Thyroid surgery Surgical removal of the thyroid gland or thyroidectomy may be partial or total. Called partial if only part of the gland tissue is removed, and total if all removed. Here are some reasons for the need for surgical removal of the thyroid gland, namely:
- If hyperthyroidism reappears after previously undergoing treatment with thionamide.
- There is a severe swelling of the thyroid gland.
- Radioiodine treatment is not possible because it is pregnant or breastfeeding, and can not and / or does not want to go through a thionamide treatment procedure.
- Patients suffer from severe eye symptoms from Graves’ disease.
To eliminate the possibility of recurrence or reappearance, it is advisable to remove all of the existing thyroid gland. Those who underwent total thyroidectomy surgery were required to take life-long drugs to cope with the loss of thyroid gland function in the body.
Treatment During Treatment
There are several ways that can be done at home to support doctor’s treatment, such as:
- Follow the doctor’s recommended diet
- Eat enough calcium and vitamin D
- Maintain caloric intake
- Maintain weight and avoid obesity
For people with Graves’ disease, here are ways to relieve symptoms that appear on the skin or eyes:
- Use sunglasses to avoid heat or strong winds
- Compress the eye with cold water to moisten it
- Drips of tear drops as an eye lubricant to suppress the itching or dryness in the eyes
- Raise the head of the body to reduce pressure on the eyes
- Using topical creams such as hydrocortisone to reduce the symptoms of redness and inflammation of the skin.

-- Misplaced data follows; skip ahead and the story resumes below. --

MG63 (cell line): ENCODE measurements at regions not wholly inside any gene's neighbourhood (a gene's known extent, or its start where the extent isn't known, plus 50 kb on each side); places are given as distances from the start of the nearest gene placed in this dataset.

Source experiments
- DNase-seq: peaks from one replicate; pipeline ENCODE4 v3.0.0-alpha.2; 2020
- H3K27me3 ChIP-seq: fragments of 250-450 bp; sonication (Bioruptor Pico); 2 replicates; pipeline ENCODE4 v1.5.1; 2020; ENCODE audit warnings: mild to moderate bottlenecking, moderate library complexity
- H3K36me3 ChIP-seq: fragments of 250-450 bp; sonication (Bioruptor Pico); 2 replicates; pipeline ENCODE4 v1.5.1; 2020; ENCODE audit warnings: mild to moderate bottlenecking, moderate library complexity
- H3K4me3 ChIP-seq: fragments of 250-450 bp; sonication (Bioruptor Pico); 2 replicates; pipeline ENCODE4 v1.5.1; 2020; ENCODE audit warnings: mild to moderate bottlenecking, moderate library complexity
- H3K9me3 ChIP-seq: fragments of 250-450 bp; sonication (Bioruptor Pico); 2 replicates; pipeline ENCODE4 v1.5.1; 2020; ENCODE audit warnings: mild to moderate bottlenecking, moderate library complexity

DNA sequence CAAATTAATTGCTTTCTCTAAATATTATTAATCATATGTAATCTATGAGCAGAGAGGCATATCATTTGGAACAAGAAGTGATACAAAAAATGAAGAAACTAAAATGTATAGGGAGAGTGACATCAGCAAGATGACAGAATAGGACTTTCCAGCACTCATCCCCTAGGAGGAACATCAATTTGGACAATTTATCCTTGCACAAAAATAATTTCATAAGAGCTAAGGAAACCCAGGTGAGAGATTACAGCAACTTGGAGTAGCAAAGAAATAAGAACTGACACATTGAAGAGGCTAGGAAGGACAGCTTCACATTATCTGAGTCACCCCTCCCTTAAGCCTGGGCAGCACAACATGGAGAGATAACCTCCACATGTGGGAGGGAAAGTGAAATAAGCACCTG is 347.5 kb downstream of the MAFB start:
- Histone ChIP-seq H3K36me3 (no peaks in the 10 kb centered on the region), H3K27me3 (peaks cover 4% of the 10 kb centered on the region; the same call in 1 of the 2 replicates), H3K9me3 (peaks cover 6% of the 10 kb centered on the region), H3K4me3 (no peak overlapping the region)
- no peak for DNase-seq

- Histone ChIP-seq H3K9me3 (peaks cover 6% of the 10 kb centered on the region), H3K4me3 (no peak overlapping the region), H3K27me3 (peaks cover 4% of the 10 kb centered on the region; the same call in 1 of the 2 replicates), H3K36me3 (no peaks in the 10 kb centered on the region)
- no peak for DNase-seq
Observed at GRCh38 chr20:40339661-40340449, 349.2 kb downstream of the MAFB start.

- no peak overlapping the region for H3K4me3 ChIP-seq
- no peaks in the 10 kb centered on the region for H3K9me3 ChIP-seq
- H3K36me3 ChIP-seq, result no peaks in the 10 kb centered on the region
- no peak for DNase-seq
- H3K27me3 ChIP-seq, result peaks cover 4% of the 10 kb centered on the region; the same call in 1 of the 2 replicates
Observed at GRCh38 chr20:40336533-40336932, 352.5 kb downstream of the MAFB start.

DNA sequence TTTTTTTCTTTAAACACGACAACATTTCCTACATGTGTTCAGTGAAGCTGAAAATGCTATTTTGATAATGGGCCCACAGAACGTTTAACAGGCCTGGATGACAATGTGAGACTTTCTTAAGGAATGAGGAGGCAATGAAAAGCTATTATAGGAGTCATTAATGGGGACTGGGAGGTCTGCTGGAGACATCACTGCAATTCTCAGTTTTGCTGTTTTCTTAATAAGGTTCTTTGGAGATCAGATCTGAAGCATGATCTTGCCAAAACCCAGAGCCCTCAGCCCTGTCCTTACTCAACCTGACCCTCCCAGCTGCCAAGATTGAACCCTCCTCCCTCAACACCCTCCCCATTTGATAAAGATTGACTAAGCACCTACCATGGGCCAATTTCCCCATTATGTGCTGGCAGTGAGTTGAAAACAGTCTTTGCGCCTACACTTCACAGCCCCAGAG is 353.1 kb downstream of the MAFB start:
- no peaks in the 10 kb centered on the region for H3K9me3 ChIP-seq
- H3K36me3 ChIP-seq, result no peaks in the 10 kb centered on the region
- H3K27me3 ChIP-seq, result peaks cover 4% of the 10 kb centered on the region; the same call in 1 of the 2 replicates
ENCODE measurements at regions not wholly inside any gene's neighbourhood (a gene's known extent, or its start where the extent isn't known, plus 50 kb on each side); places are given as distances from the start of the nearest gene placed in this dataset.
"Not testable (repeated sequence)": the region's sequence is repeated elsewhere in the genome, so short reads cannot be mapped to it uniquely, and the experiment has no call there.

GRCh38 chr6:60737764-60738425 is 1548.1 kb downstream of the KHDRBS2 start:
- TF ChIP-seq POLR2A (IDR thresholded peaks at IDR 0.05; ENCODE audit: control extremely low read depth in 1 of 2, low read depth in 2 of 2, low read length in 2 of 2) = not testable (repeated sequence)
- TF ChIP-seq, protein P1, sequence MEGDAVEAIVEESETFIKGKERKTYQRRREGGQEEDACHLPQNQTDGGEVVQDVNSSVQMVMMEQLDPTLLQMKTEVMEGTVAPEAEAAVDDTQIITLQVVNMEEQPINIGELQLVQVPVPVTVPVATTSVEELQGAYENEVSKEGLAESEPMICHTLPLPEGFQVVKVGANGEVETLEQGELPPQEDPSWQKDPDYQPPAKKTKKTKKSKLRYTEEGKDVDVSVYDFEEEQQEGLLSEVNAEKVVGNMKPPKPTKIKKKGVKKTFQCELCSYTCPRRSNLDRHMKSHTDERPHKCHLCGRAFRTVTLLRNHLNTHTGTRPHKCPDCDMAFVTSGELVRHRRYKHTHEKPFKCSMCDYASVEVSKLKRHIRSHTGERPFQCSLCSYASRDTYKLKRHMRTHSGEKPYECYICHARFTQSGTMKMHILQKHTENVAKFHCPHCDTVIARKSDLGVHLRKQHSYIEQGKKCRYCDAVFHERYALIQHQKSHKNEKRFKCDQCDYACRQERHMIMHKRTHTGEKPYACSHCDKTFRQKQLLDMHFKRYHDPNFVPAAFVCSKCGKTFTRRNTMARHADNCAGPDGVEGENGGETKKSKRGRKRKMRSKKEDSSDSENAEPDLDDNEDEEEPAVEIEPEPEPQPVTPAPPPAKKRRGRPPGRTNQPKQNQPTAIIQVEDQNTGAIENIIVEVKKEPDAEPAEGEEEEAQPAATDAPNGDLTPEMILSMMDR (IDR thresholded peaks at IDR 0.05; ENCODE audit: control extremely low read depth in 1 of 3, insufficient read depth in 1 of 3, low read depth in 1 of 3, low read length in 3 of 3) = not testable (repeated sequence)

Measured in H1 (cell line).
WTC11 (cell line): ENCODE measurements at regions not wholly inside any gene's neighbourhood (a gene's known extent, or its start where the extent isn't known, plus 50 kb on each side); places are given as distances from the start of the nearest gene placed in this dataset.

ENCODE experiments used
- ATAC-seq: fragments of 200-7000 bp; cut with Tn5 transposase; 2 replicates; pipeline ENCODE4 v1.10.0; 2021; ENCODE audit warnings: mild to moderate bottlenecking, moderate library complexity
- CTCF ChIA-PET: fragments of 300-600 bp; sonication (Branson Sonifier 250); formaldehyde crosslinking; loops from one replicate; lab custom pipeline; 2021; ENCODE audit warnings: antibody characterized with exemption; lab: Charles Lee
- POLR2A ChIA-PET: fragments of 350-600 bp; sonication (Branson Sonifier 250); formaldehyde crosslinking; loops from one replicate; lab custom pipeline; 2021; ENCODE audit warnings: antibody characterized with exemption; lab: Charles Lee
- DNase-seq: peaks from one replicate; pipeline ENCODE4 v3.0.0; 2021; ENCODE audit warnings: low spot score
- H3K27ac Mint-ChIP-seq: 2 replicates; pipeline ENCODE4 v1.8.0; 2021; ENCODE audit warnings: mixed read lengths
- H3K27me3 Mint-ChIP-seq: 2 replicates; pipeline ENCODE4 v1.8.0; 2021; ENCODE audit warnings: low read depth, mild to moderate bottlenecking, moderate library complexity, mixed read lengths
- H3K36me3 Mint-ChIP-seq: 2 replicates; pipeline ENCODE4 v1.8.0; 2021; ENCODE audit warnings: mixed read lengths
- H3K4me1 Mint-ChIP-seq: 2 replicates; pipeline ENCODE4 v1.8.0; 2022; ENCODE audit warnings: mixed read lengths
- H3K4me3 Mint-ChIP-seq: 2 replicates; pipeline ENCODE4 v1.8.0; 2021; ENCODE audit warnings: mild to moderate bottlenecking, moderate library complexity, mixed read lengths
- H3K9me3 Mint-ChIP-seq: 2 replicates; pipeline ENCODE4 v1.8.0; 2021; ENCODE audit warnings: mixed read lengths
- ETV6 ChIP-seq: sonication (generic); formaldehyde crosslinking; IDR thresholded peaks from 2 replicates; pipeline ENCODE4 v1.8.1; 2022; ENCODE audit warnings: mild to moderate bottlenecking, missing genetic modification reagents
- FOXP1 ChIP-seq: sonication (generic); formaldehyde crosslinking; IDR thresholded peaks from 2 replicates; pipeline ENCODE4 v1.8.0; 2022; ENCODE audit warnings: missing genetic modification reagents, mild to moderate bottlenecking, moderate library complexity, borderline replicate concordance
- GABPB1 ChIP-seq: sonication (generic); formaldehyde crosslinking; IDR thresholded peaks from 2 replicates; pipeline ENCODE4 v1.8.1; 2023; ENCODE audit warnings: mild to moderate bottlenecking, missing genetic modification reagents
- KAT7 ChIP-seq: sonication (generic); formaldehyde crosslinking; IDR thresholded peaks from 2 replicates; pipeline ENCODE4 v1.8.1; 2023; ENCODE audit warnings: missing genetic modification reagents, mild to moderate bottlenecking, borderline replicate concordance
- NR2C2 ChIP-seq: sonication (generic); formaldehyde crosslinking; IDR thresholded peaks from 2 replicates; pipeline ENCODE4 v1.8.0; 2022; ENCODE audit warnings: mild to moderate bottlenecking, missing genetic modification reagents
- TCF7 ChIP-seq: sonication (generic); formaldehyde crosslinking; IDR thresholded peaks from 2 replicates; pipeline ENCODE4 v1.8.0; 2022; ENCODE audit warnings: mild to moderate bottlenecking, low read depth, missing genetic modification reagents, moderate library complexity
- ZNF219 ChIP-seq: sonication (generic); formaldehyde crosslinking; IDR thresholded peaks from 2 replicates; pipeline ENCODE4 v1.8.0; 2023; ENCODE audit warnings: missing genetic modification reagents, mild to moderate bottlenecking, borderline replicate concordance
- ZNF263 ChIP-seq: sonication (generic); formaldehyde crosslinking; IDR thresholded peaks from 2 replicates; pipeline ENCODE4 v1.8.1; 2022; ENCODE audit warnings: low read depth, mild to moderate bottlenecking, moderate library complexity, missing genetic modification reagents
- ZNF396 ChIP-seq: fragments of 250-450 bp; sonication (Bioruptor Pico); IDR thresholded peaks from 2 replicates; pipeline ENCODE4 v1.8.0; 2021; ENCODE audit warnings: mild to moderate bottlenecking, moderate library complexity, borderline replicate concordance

Complications Due Hyperthyroidism
A person with hyperthyroidism is at risk of complications if the condition is not treated. Here are some of the possible complications:
- Ophthalmopathic Graves. This eye disorder is caused by Graves’ disease. Symptoms that can arise include dry eyes or excessive tears, blurred vision, puffy eyes, and excessive sensitivity to light.
- Miscarriage and preeclampsia. Pregnant women with a history of Graves disease or those with hyperthyroidism are at increased risk for complications such as miscarriage, preeclampsia and eclampsia (pregnancy spasms), premature birth, and low birth weight infants.
- Hypothyroidism. The impact of treatment on hyperthyroidism is the thyroid gland producing too little thyroxine and triiodotironin hormones. As a result, hypothyroidism develops. Some of the symptoms of hypothyroidism are excessive fatigue, constipation, sensitivity to cold, depression, and weight gain.
- Thyroid storm (thyroid storm). This is the condition of the emergence of severe and sudden symptoms due to the metabolic system that runs too fast. This can happen when hyperthyroidism is not treated or undiagnosed. In addition, thyroid storm can occur due to several things, such as infection, pregnancy, not taking the drug as directed by a doctor, and thyroid gland damage due to injury to the neck. Thyroid storm is an emergency condition that requires immediate medical treatment. Some of the symptoms include chest pain, diarrhea, fever, chills, fears of fear and confusion, yellowing of the skin and eyeballs.
- Cardiac disorders, such as rapid heart rate, heart rhythm abnormalities, and heart failure.
- Osteoporosis or brittle bones. Bone strength depends on the amount of calcium and other minerals in it. The body will have difficulty entering the calcium into the bone when disturbed by the amount of hormone produced by the thyroid gland.